There’s an ocean of advice from chefs and experts on what to cook for Christmas Eve dinner and Christmas Day lunch.
While the meals are a vital part of the celebrations, so are the drinks which accompany them.
Often, ignorance reigns supreme: let’s admit it, we all have fun playing the role of sommelier, but most of us know very little about God’s nectar.
That’s why we’ve decided to turn to an expert - Australian and New Zealand Institute of Sommeliers (ANZIS) President Marco Senia.
Directly affiliated with the Italian Sommelier Association (AIS), ANZIS offers courses, professional qualifications and certifications as well as circulating specialised publications.
Hailing from Veneto, the traditional capital of viticulture, Marco explains that he was naturally drawn to the world of wine.
After completing a course at AIS, specialising as a wine connoisseur, and collaborating with sommeliers in the province of Vicenza, he opened his own enoteca in Fontaniva, not far from Bassano del Grappa, in the Veneto region.
He was inspired by what one of his former teachers said to him and his fellow students who were about to graduate: “Now that you are sommeliers, know that you have barely opened the door to knowledge.”
Marco claims that his work is one in which you never stop learning.
“The more you work, the more you learn,” he says.
Having arrived in Australia in 2010, Marco once again moved into the world of wine, working as a sommelier for restaurants in Geelong and Melbourne, then for an import company, where he selected, purchased and sold Italian wine.
Marco explains that a bottle of bubbly marries well with the festive season, especially in Australia where Christmas falls in summer.
But a distinction must be made, because when we talk about “bubbly”, there are two types: those produced using the Champagne or Classic method, involving fermentation in the bottle, and those made using the Charmat or Italian method (as for Prosecco), in which the wine is fermented in large tanks.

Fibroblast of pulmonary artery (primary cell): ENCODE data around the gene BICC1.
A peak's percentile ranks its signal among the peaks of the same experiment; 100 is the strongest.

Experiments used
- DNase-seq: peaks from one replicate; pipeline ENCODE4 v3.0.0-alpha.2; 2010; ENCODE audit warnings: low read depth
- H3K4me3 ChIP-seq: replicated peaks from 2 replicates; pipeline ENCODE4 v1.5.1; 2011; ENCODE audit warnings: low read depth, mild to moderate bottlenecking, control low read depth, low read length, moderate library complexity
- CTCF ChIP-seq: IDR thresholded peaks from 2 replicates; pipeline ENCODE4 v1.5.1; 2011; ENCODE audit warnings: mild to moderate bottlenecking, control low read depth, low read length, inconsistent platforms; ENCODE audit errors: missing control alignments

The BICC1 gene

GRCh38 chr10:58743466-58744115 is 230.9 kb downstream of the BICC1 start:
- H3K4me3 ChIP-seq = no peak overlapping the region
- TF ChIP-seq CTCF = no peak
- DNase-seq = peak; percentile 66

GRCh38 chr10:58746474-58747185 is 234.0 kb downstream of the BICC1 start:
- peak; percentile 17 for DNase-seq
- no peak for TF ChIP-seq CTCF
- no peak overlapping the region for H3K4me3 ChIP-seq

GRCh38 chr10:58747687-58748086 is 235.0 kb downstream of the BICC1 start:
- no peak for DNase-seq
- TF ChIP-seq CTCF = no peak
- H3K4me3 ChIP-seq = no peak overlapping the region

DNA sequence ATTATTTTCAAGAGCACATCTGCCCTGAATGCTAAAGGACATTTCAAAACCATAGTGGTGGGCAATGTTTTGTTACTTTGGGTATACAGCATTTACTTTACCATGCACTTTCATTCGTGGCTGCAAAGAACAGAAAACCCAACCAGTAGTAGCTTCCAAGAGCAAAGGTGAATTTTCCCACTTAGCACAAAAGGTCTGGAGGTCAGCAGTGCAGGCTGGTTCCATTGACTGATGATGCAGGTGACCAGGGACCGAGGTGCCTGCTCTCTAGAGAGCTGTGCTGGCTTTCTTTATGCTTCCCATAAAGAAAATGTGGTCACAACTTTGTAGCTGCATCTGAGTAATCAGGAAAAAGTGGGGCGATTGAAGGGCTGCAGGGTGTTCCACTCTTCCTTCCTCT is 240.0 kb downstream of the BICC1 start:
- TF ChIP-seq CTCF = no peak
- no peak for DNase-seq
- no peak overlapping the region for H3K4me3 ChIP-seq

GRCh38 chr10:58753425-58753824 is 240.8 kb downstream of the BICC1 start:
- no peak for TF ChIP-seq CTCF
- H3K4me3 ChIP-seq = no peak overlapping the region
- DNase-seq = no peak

The former production method is applied to neutral grapes such as Chardonnay, Pinot Nero and/or Pinot Meunier and Pinot Bianco, while the latter is applied to aromatic grape varieties including Malvasia, Moscato and Prosecco.
Both types take the same amount of time to become sparkling - 30 to 45 days - but the neutral grape varieties require a longer ageing process, that is, until the bouquet develops greater complexity, while wines produced with the Charmat method can already be consumed within two to six months from their production date.
To those fortunate enough to have a bottle of vintage Champagne (made from the grapes of only one year’s harvest), or a top-end Prosecco, Marco suggests you continue with sparkling because it is a universal wine that can be enjoyed with any meal, and has a moderate alcohol content (around 13 per cent for Champagne, 11 per cent for Prosecco and five per cent for Moscato), which makes it easy to drink on hot days.
“In the case of Champagne and Prosecco, we are gauging the persistence of two wines and comparing two diverse methodologies - each equally good," he says.
"Having both the right balance and acidity, they are ideal as an aperitif or to accompany the entrée, given that they marry well with salami, mozzarella, and seafood dishes, so long as they are very dry.
"It’s also possible to vary the theme: all good-quality Champagne, Prosecco, Italian spumante or Australian sparkling wine has a Rosé version, generally obtained by leaving the Pinot Nero skins in longer.
"In the case of Prosecco, it is achieved by using Cabernet Sauvignon grapes, whereas Blanc de Blanc style of Champagne only uses Chardonnay grapes.”
Those who prefer French Champagne, Franciacorta and Italian Prosecco aren’t short of choice, while Marco advises that those who wish to support local products be aware of the areas of origin.
He recommends wines produced with the Classic method in Victoria’s Yarra Valley, or those from Tasmania.
Another thing to consider is which wine to pair with Christmas sweets: pandoro and panettone go well with Asti Spumante or Moscato d’Asti.
Enjoy panforte and Ricciarelli biscuits with Tuscan Vin Santo.
The flavours of the south can be washed down with Sicilian Marsala, Sardinian Vernaccia, Moscato di Pantelleria or Malvasia from the Aeolian Islands. Staying local, fortified wines from Rutherglen, in Victoria, are unbeatable.